Stanford sophomore Brianna Bain broke the school record in the javelin to highlight a victory for the Stanford women at the 119th running of the Big Meet, the Cardinal's track and field rivalry with Cal.
But in the end, the dual meet was a split decision at Cobb Track and Angell Field on Saturday. The Stanford women won for the third consecutive time, beating the Golden Bears, 102-61, but the Cardinal men had their six-meet win streak in the series snapped, 85-78.
Bain, the defending Pac-12 champion, had the nation's farthest throw among collegians this season with a 183-10 in the second round. The mark beat her own school record of 180-2 that earned her a runner-up finish at the 2012 NCAA Championships as a freshman.
Stanford associate head coach Michelle Eisenreich doesn't believe this raises the bar for Bain.
"We have some pretty high goals," Eisenreich said. "She's got a lot better throws in her once we back off training a little."
The meet also featured the collegiate debut of Stanford's Steven Solomon, the only freshman in the country who was an Olympic track and field finalist in 2012. Solomon, who was eighth in the London Games, won the 400 meters in 46.91.
Using the same strategy in the 4x400 relay, Solomon, a 19-year-old Australian, eased through the first 200 before accelerating through the turn to win going away. His split was 46.9 in anchoring the team of Spencer Chase, Loren Pilorin, and Luke Lefebure to victory in 3:11.80.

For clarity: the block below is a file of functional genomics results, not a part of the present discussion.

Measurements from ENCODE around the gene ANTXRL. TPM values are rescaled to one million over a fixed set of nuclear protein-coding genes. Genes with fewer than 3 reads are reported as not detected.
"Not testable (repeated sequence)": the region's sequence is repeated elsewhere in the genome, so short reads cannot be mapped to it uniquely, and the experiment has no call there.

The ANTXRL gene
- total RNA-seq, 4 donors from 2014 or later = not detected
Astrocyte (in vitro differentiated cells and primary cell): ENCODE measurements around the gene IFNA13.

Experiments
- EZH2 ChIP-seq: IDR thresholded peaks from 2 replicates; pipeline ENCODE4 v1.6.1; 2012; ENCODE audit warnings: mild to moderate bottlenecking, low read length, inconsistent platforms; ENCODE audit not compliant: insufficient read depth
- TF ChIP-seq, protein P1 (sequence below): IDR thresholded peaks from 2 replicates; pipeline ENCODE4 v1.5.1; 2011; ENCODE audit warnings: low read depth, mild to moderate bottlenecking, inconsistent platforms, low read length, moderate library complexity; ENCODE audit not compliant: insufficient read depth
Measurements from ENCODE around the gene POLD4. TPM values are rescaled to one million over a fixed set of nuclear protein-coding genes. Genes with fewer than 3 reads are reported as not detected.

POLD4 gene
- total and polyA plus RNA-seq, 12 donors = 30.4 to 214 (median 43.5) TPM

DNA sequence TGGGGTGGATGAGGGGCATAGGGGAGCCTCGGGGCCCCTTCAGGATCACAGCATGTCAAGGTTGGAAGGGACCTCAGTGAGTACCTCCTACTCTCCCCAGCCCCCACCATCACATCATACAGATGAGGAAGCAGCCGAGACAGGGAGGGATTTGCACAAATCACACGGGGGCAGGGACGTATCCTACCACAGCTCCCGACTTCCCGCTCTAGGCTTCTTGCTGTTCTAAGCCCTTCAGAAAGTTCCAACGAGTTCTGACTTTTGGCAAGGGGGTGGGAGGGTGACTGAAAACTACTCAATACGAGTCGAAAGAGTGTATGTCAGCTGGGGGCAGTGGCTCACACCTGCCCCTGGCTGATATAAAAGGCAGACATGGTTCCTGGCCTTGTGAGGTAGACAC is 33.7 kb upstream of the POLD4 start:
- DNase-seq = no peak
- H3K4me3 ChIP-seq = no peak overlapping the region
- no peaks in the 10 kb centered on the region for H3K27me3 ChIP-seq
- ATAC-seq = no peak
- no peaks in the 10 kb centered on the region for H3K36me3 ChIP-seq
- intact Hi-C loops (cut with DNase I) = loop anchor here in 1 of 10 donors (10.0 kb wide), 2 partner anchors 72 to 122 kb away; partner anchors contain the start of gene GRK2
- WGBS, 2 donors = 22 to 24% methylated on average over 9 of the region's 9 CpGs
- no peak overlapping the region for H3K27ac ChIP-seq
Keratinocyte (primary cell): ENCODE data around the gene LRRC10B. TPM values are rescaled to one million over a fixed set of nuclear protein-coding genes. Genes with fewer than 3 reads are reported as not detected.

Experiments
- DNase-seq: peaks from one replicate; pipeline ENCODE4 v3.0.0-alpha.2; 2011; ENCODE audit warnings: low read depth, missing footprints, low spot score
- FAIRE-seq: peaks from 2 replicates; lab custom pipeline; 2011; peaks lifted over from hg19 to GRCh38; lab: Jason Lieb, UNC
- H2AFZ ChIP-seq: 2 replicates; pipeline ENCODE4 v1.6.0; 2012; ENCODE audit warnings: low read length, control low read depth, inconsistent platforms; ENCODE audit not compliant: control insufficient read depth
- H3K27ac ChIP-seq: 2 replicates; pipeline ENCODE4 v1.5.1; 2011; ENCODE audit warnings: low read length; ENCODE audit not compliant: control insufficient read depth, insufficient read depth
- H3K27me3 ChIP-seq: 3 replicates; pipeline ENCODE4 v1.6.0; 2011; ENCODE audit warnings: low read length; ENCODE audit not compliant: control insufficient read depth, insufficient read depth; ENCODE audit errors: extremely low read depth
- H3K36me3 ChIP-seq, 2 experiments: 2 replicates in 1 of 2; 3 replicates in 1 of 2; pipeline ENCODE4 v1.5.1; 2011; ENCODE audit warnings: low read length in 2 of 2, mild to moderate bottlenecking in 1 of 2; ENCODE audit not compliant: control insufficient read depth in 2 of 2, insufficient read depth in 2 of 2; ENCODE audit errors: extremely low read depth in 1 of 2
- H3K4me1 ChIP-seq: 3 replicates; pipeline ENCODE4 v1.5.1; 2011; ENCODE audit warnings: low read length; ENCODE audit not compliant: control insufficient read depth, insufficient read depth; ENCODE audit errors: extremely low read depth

Solomon has competed in the world's biggest meets, but said he was nervous when taking the line for the first time at Stanford.
"Definitely," he said. "I had one of those sleepless nights. This is something I've been waiting for for a long time."
The sub-47 was a good start to the season for Solomon, whose best is 44.97. It was the third-fastest by a freshman in Stanford history. But, for Solomon, this wasn't the time to open it up and go for broke.
"Everything went according to plan," he said. "This was more about getting fit and getting strong, running controlled, and turning it over at the end of the track. The faster times will come. This meet was an example that our game plan is working."
The highlight for Solomon was the finish of the 4x400. At the Big Meet, both teams line inside lines down the final stretch, creating a veritable tunnel to the finish line.
Stanford got strong legs from Pilorin and Lefebure to stay close, giving Solomon the baton about two meters behind. Solomon relaxed down the backstretch before making his move, and finished with his arms outstretched before screaming teammates and opponents.
"I've never had something like that before," he said.
Stanford's Kori Carter, the world leader in the women's 400 hurdles, was a quadruple winner for Stanford as she rallied the Cardinal 4x100 team (45.09) on her anchor leg, winning the 100 hurdles (13.28) and 400 hurdles (58.59), and anchoring the 4x400 (3:38.74).
Stanford had two other additions to its all-time Top 10 lists: Rebecca Hammar won the women's discus with a throw of 179-11 -- a personal record by eight feet -- to move from No. 7 to No. 4 all-time. And Jules Sharpe won the men's high jump at 7-1 3/4 to move to No. 5.
Geoffrey Tabor was yet another thrower to have a big day. The senior won the discus at 187-1.
The Stanford women clinched the victory by the 14th of 19 events to take a 21-11 lead in the all-time series, and the Cal men clinched on the penultimate event, the triple jump, by taking first and third. The Bears now hold a 67-50-2 series lead.